Small is beautiful

Stoke Newington hosts an enjoyable alternative to the traditional literary festival.

As the sprawling Hay Festival rumbled to its close in far-away Wales, the second Stoke Newington Literary Festival offered London book lovers something a little less star-studded, and a lot closer to home. Though with a line-up including Steven Berkoff, Stewart Lee, Dan Cruickshank, Jon Ronson, Kate Summerscale, Orange Prize-winner Linda Grant, and with the critic Alex Clark acting as peripatetic literary host, it was hardly a mothers' meeting. (Not that such gender-specific rendezvous take place in Stoke Newington these days.)

Organiser and local resident Liz Vater has a background in PR, and her skills in this field proved invaluable when, last year, on little time and less money, she put together 2010's impressive debut.

N16 is exactly the kind of arty middle-class locale that can sustain a festival of this kind. It mirrors Hay (and many others) in its mix of literature, history, children's events, social issues via recent writing and comedy.

It also employs a wide variety of venues: from the rather impressive Town Hall, replete with the world's second-largest glitter ball (the world's largest is currently stationed in Germany), to The Jolly Butchers pub and the Mascara Bar in Stamford Hill.

This mixture, and the festival's focus on local history - Poe, Wollstonecraft and Defoe, the area's three most famous literary residents, all featured across the weekend, most notably when Stephen Berkoff unveiled a bust of Poe at the site of the author's old school - create a homespun community feel, which is by no means a bad thing. Rather it's relaxing and friendly, with no awe-fuelled distance between reader and audience, and there is a strong sense of place.

Being a smaller, less commercial affair (after covering costs, the festival donates profits to literacy projects in Hackney) there is also more time and space for new writers. Thus on Saturday, Alex Clark was to be found in the tiled subterranean room of the Three Crowns pub, The Drop, talking to debut novelists - Sarah Winman (When God Was a Rabbit), Naomi Wood (The Godless Boys) and Sam Leith (The Coincidence Engine); and on Sunday evening the same venue provided the setting for a rather more raucous affair hosted by novelist, Nikesh Shukla.

Declaring he wanted to make the event a bit more "Glastonbury main stage", the ever-boisterous Shukla insisted all the young authors be summoned to the stage by the crowd chanting their names. The packed room kindly obliged for authors Evie Wyld (her debut, After the Fire a Still Small Voice won the Betty Trask award), Gavin James Bower, Shukla himself, Lee Rourke and Niven Govinden, author of two novels, but increasingly a prolific short story writer - he read his story, "Nightwalk", which was broadcast over the weekend on Radio 3, and is currently on the shortlist for the Bristol Short Story Prize for the tale, "Marseille Tip".

The sense of good entertainment via good writing was further emphasised by poet Tim Wells's concept of featuring short sets of poetry at the start of events; both to warm up the crowd and remind attendees that verse can by funny, gripping, seriously entertaining and, most crucially, accessible. Poets thrust into this brief spotlight included: Ashna Sarkar, Heather Phillipson, Jack Underwood, and Simon Barraclough.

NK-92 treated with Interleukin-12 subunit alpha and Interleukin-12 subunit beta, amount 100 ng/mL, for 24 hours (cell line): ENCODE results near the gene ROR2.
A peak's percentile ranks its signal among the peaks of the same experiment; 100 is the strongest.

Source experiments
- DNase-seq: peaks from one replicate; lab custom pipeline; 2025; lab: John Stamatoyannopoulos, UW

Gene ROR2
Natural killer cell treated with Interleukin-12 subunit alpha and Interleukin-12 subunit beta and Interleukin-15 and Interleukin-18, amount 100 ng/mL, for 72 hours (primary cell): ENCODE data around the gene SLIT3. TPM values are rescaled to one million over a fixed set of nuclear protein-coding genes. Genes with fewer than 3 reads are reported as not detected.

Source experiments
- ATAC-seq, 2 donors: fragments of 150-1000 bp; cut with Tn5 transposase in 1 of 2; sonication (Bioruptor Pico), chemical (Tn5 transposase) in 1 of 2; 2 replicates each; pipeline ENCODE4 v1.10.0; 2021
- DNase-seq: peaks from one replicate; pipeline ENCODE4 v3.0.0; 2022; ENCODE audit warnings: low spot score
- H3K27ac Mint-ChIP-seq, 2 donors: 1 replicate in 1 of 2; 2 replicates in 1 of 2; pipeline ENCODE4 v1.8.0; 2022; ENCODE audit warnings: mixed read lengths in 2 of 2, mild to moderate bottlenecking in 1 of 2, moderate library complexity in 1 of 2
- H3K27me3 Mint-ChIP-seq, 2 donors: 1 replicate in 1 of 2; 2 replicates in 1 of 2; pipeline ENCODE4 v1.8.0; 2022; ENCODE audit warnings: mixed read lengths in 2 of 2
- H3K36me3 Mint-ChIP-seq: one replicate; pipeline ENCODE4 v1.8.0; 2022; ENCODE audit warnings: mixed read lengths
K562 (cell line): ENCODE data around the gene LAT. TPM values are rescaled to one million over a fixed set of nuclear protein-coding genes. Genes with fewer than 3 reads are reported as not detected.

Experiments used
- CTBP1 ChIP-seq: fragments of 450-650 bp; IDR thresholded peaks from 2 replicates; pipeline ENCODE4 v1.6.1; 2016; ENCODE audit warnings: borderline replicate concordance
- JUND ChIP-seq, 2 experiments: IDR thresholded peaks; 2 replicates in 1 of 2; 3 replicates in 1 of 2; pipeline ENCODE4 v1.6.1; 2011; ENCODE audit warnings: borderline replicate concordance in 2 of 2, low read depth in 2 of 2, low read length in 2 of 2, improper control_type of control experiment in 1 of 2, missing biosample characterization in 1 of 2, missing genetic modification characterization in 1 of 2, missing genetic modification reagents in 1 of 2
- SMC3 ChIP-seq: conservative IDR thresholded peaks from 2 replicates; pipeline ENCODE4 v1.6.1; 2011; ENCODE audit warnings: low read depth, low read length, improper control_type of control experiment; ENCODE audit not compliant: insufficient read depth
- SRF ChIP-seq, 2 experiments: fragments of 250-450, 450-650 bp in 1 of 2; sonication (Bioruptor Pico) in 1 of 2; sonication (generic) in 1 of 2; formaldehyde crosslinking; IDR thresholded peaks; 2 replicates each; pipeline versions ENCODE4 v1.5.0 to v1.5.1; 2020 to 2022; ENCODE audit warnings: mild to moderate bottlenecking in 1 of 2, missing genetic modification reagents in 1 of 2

Wells also took part in the last event of the festival: "Ska & Reggae in Stoke Newington". And so it was that under the unerring glare of the world's second-largest glitter ball, the panel - which featured the legendary owner of The Four Aces Club in Dalston, Newton Dunbar, and guitarist from The Slits, Viv Albertine - discussed why music from one small island had such a huge impact on London culture in the seventies and beyond. Albertine recalling that John Lydon and his thuggish north London mates would go along to another local reggae club, Phebes, and dance the night away.

From Gothic horror stories to true Victorian crime, reggae to Dr Seuss, the best new poetry to the new hopefuls of English fiction, this festival is more low-key but in many ways more enjoyable version of its blockbusting cousins. Long may it continue.

PHOTO: URSZULA SOLTYS
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Othering, micro-aggressions and subtle prejudice: growing up black and British

Afua Hirsch’s memoir Brit(ish) adds a new chapter to the body of work on race in the UK

As every economic or political immigrant knows, the real enigma of arrival is to look in two directions. Immigrants gaze back at the homelands and family they have left behind; and they look anxiously at the customs, language and laws of the country they have adopted. Making sense of both can take a lifetime.

Afua Hirsch, the author of Brit(ish), who has worked at Sky News and the Guardian, was born in Norway to a British father and Ghanaian mother and grew up in prosperous Wimbledon, south-west London. She studied Philosophy, Politics and Economics at Oxford before graduating in law. Her experience of violent racism seems to be limited, but she writes of the cumulative toll of regular infractions while studying and working as a lawyer and journalist, described as acts of “othering”, “micro-aggressions” and “subtle prejudice”.

Of visiting a shop near her home, she writes: “The harshest lessons came in my late teens, visiting my best friend at work at a boutique in Wimbledon Village. The manager told her I could not come in. ‘It’s off-putting to the other customers,’ she said, ‘and the black girls are thieves. Tell her she’s not welcome.’” On another occasion, a man on the Underground threatened to beat Hirsch with his belt because “you people are out of control”. The incidents coincided with a growing curiosity about her mother’s homeland, which is common to many second-generation children. Hirsch first visited Accra with her mother in 1995: “I don’t think I had realised that there was a world in which black people could be in charge.” In the early 2000s, she worked for a development organisation and was based in Senegal for two years. A decade later, as recession and austerity gripped Europe, she returned to Accra as the Guardian’s West Africa correspondent.